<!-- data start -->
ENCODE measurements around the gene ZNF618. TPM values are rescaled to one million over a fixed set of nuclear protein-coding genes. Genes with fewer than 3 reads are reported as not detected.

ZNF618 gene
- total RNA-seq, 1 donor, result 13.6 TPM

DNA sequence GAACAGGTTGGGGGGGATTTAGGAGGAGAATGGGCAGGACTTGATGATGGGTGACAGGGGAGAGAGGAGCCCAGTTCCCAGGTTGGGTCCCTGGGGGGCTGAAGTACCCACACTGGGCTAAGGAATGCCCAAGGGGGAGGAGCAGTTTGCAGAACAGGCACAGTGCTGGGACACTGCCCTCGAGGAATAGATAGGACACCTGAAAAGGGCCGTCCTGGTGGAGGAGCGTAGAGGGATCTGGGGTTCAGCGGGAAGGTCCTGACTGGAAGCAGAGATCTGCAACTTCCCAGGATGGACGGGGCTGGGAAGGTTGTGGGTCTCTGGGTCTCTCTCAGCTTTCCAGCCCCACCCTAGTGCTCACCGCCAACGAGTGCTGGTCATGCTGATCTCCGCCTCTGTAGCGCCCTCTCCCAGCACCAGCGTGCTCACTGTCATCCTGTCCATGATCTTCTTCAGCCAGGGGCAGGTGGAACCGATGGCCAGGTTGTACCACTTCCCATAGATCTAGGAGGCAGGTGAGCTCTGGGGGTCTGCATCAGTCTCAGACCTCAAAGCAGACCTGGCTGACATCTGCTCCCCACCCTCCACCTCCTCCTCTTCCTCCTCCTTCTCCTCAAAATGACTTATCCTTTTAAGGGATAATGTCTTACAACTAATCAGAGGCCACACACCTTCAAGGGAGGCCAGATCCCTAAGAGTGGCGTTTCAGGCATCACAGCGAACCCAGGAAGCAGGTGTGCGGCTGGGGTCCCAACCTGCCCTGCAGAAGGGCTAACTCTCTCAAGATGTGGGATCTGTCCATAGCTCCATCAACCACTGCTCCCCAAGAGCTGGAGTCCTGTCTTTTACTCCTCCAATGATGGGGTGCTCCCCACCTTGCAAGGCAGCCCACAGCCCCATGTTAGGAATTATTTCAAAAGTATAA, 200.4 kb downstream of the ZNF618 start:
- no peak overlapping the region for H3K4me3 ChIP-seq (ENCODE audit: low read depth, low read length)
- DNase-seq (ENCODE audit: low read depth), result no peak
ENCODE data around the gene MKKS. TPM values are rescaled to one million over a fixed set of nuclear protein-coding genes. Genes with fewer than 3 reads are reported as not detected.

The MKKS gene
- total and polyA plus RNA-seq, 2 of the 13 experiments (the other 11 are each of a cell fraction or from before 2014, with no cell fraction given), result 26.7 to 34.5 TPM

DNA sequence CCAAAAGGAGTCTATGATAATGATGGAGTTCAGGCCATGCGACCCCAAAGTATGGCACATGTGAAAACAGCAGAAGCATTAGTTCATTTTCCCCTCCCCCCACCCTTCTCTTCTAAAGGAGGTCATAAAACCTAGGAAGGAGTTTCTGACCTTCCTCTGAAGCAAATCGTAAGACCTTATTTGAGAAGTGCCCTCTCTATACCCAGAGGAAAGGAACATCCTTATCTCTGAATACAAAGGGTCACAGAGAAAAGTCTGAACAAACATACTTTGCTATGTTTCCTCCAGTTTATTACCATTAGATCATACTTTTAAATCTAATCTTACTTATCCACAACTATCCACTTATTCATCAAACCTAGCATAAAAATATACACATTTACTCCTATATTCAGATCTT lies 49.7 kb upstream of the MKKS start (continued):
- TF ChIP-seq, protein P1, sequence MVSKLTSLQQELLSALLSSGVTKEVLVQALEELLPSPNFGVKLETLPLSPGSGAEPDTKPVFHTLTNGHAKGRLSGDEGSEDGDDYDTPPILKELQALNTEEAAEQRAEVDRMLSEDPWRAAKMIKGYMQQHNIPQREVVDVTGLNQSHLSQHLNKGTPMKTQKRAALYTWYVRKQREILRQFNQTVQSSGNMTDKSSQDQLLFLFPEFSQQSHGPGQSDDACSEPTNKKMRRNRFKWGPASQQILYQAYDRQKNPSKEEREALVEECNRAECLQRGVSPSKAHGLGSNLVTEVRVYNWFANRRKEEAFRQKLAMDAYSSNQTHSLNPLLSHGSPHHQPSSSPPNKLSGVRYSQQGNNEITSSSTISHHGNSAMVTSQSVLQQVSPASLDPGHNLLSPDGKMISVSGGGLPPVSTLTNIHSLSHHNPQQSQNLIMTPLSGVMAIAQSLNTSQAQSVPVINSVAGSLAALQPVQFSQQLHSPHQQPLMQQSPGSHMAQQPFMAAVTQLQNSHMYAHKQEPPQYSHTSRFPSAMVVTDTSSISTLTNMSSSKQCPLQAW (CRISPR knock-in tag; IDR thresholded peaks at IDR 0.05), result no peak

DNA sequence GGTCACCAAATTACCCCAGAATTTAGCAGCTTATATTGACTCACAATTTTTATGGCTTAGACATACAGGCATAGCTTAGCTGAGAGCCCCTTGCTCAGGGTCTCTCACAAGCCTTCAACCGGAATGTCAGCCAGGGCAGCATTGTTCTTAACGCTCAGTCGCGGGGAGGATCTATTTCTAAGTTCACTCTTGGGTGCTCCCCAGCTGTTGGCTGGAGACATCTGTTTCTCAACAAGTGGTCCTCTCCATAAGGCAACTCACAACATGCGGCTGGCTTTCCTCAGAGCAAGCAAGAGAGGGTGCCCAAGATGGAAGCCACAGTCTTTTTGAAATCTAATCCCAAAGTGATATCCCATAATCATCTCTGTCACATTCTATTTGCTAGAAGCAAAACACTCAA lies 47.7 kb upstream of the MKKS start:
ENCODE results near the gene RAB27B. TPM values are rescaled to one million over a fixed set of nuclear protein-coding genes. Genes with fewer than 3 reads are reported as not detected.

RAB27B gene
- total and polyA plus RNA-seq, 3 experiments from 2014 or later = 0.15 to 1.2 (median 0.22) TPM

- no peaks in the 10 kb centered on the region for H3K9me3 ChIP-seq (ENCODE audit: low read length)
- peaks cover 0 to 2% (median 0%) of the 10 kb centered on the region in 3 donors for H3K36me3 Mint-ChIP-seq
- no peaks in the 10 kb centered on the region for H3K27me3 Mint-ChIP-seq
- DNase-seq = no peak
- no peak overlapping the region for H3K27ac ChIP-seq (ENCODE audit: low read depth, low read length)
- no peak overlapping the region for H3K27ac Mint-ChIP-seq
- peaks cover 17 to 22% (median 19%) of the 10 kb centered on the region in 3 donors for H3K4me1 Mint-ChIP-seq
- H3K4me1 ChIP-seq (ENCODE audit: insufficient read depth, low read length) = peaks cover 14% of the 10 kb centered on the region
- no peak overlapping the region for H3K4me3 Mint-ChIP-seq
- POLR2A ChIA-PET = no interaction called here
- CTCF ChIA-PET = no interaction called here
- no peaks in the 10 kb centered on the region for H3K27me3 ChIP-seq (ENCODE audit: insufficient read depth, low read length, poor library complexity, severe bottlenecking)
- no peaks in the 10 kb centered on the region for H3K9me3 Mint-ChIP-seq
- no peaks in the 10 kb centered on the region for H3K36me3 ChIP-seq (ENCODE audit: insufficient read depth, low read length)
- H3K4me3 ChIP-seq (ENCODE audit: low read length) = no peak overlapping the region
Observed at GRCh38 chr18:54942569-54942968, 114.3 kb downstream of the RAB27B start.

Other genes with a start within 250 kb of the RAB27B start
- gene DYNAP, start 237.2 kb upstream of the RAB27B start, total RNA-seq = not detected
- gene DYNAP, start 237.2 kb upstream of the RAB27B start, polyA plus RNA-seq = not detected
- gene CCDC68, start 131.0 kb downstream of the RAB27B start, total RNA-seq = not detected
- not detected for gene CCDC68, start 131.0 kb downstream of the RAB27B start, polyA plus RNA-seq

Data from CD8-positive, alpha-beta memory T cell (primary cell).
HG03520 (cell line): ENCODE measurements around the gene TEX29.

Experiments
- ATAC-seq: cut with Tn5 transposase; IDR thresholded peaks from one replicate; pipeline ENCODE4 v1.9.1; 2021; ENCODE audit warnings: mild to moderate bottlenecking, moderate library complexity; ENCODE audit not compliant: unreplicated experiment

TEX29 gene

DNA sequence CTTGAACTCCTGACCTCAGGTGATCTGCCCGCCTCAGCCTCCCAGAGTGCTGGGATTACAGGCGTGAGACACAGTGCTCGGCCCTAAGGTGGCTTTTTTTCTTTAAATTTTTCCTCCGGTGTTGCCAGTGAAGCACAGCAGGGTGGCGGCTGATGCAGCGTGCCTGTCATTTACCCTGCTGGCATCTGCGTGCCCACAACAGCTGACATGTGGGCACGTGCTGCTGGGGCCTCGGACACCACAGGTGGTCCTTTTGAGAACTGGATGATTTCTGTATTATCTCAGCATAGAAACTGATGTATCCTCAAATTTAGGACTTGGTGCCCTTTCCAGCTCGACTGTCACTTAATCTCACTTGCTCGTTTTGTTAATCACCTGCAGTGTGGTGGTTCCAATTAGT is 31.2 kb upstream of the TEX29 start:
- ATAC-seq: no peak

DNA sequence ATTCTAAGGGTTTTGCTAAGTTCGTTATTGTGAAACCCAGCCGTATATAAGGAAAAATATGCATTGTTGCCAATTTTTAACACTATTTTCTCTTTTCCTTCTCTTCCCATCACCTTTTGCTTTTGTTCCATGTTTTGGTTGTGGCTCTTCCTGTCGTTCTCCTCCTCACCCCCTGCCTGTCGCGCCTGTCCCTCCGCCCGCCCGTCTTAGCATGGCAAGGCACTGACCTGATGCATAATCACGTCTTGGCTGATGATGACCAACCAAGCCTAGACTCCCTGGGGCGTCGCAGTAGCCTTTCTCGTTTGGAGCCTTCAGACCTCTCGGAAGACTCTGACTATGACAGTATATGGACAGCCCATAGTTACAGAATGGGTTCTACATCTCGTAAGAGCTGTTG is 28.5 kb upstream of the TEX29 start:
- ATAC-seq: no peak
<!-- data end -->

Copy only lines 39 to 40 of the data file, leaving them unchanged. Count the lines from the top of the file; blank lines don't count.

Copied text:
Experiments
- ATAC-seq: cut with Tn5 transposase; IDR thresholded peaks from one replicate; pipeline ENCODE4 v1.9.1; 2021; ENCODE audit warnings: mild to moderate bottlenecking, moderate library complexity; ENCODE audit not compliant: unreplicated experiment